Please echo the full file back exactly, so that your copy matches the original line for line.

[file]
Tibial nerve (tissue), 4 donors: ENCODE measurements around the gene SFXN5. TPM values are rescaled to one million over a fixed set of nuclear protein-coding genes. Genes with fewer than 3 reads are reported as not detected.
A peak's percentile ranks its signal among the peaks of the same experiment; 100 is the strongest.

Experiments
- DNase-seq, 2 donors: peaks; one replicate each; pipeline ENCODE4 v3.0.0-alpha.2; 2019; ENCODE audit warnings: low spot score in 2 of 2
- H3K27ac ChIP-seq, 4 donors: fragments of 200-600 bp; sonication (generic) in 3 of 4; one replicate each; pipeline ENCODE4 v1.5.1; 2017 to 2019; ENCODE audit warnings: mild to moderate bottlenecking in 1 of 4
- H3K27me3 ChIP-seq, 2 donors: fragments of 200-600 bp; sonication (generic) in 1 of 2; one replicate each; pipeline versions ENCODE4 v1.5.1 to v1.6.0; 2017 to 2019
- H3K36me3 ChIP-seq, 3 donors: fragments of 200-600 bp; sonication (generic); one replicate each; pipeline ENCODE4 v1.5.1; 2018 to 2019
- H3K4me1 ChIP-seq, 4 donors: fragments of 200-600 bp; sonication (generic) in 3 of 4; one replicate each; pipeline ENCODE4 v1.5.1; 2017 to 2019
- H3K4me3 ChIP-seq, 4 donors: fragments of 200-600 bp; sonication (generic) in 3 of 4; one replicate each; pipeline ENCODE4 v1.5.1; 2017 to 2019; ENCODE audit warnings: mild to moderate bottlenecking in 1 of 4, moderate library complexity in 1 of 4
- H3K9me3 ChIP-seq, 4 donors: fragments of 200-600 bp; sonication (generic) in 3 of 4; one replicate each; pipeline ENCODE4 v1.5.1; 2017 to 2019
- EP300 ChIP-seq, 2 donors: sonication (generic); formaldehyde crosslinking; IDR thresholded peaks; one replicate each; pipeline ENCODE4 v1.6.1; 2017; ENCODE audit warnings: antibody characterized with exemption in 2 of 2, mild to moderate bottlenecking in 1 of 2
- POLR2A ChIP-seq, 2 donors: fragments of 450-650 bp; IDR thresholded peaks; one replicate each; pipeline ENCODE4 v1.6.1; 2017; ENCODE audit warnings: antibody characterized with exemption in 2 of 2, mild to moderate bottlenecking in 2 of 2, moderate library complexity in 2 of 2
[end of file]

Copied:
Tibial nerve (tissue), 4 donors: ENCODE measurements around the gene SFXN5. TPM values are rescaled to one million over a fixed set of nuclear protein-coding genes. Genes with fewer than 3 reads are reported as not detected.
A peak's percentile ranks its signal among the peaks of the same experiment; 100 is the strongest.

Experiments
- DNase-seq, 2 donors: peaks; one replicate each; pipeline ENCODE4 v3.0.0-alpha.2; 2019; ENCODE audit warnings: low spot score in 2 of 2
- H3K27ac ChIP-seq, 4 donors: fragments of 200-600 bp; sonication (generic) in 3 of 4; one replicate each; pipeline ENCODE4 v1.5.1; 2017 to 2019; ENCODE audit warnings: mild to moderate bottlenecking in 1 of 4
- H3K27me3 ChIP-seq, 2 donors: fragments of 200-600 bp; sonication (generic) in 1 of 2; one replicate each; pipeline versions ENCODE4 v1.5.1 to v1.6.0; 2017 to 2019
- H3K36me3 ChIP-seq, 3 donors: fragments of 200-600 bp; sonication (generic); one replicate each; pipeline ENCODE4 v1.5.1; 2018 to 2019
- H3K4me1 ChIP-seq, 4 donors: fragments of 200-600 bp; sonication (generic) in 3 of 4; one replicate each; pipeline ENCODE4 v1.5.1; 2017 to 2019
- H3K4me3 ChIP-seq, 4 donors: fragments of 200-600 bp; sonication (generic) in 3 of 4; one replicate each; pipeline ENCODE4 v1.5.1; 2017 to 2019; ENCODE audit warnings: mild to moderate bottlenecking in 1 of 4, moderate library complexity in 1 of 4
- H3K9me3 ChIP-seq, 4 donors: fragments of 200-600 bp; sonication (generic) in 3 of 4; one replicate each; pipeline ENCODE4 v1.5.1; 2017 to 2019
- EP300 ChIP-seq, 2 donors: sonication (generic); formaldehyde crosslinking; IDR thresholded peaks; one replicate each; pipeline ENCODE4 v1.6.1; 2017; ENCODE audit warnings: antibody characterized with exemption in 2 of 2, mild to moderate bottlenecking in 1 of 2
- POLR2A ChIP-seq, 2 donors: fragments of 450-650 bp; IDR thresholded peaks; one replicate each; pipeline ENCODE4 v1.6.1; 2017; ENCODE audit warnings: antibody characterized with exemption in 2 of 2, mild to moderate bottlenecking in 2 of 2, moderate library complexity in 2 of 2